Relationship support from friends is essential

The further I progress into my 20s, the more the path my friends and I plan to take becomes intrinsically linked with our partners’.
I have come to terms with the fact that at some point I’ll have to grow up and stop living with roommates. But this doesn’t mean that everyone I know accepts that.
For some students at the end of their university career, graduation means the beginning of a life with someone else.
Although this is not necessarily a negative development, the progression towards marriage or living with a partner often draws a thick line between the “haves” and the “have-nots” of serious relationships.

Recently, as my friends have begun moving in with their partners, getting engaged or even married, I have noticed a significant divide between these individuals and my single friends.
Not everyone seems to fit the package of such a polarization, but its occurrence can have a detrimental impact on friendships. It is a divide rife with misunderstandings, jealousy and harsh words that I find myself in the middle of.

Personally, I am not at a place in my relationship where I feel the need to move in with my boyfriend, or anywhere close to being in a position to get married. However, I’ll admit that I have been swept up in a world where I get to be my friends’ bridesmaids, plan engagement parties and attend bridal shows.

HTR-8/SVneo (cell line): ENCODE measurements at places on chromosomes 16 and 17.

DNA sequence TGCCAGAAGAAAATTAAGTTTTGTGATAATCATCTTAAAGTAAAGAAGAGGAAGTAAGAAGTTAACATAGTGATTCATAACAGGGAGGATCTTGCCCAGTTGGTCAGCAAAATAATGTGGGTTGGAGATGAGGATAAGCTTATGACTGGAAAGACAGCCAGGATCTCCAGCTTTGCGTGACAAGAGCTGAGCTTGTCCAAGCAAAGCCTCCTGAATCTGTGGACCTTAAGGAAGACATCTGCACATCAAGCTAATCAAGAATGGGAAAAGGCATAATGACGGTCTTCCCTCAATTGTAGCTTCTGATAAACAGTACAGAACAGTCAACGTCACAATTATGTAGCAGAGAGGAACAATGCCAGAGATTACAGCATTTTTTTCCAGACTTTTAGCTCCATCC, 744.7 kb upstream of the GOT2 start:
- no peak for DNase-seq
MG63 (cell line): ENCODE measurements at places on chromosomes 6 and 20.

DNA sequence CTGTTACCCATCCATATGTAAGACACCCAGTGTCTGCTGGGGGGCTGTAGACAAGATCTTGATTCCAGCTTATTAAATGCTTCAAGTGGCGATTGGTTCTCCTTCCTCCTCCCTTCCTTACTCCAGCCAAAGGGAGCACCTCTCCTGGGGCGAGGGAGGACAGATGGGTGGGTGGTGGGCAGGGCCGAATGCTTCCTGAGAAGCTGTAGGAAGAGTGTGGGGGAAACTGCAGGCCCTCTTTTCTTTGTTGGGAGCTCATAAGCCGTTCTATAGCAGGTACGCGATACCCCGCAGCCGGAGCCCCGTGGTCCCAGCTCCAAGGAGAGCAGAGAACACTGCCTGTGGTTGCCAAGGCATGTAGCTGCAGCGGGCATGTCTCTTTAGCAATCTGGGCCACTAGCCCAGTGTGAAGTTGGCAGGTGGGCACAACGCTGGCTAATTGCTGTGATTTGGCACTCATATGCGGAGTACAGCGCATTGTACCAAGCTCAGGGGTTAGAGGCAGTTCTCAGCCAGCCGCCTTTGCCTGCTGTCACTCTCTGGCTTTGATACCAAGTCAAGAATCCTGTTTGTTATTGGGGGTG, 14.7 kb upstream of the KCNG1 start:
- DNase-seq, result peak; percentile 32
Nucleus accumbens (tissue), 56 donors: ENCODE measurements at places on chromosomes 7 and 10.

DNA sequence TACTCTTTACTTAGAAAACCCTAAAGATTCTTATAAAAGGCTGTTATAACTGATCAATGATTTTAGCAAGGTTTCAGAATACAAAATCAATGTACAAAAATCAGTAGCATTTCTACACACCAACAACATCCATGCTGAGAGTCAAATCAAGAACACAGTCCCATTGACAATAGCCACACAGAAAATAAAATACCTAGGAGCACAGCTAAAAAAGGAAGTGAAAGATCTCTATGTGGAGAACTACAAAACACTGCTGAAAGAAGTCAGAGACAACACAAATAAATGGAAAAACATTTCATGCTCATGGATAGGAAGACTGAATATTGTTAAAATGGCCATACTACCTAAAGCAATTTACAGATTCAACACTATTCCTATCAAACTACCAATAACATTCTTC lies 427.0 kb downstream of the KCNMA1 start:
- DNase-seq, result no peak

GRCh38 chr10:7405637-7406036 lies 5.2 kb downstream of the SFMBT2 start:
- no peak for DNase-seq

Being single is not a determining factor in these situations, either. Friends of mine who criticize their friends’ partnerships are sometimes in relationships themselves.

Often there are individuals who do not see a serious relationship in their future until a decade after they graduate from university. However, just because it’s not for them doesn’t mean they have to chastise their friends over their commitments.

Going over the top is something I’m guilty of (yes, I do often mark the pages I think my friends will like when skimming through bridal magazines), but there is always something to be said for the support of friends, whether as extreme as wading through an endless array of centerpieces or a simple congratulations.

Passing judgment on the relationships of others has become commonplace among the groups of friends I belong to, and I can’t quite figure out if it’s pettiness or jealousy.

Perhaps it’s a mixture of both – a resentment that’s fed by the immaturity of the few who plan to dampen the fun of growing up to the point of wanting to share a part of his or her life with someone who’s not just a friend.

As my friends move out to be with their boyfriends, roommates are left feeling abandoned.

While some of my girlfriends look through bridal magazines and plan bachelorette parties, a few loom in the corner and whisper hostilities about their friends being too young and moving too fast.

But if we are old enough to have friends who are getting engaged, we are old enough to grow up and be happy for them. If our friends are old enough to start a life with their partner and they are excited, we should also be excited for them.

What others do in their relationships and what they choose to do with their lives should not affect the way we live our own.

If that means abandoning a feeling of envy or resentment towards a friend in search of happiness, then that may be a fall some have to force themselves to take in the name of friendship.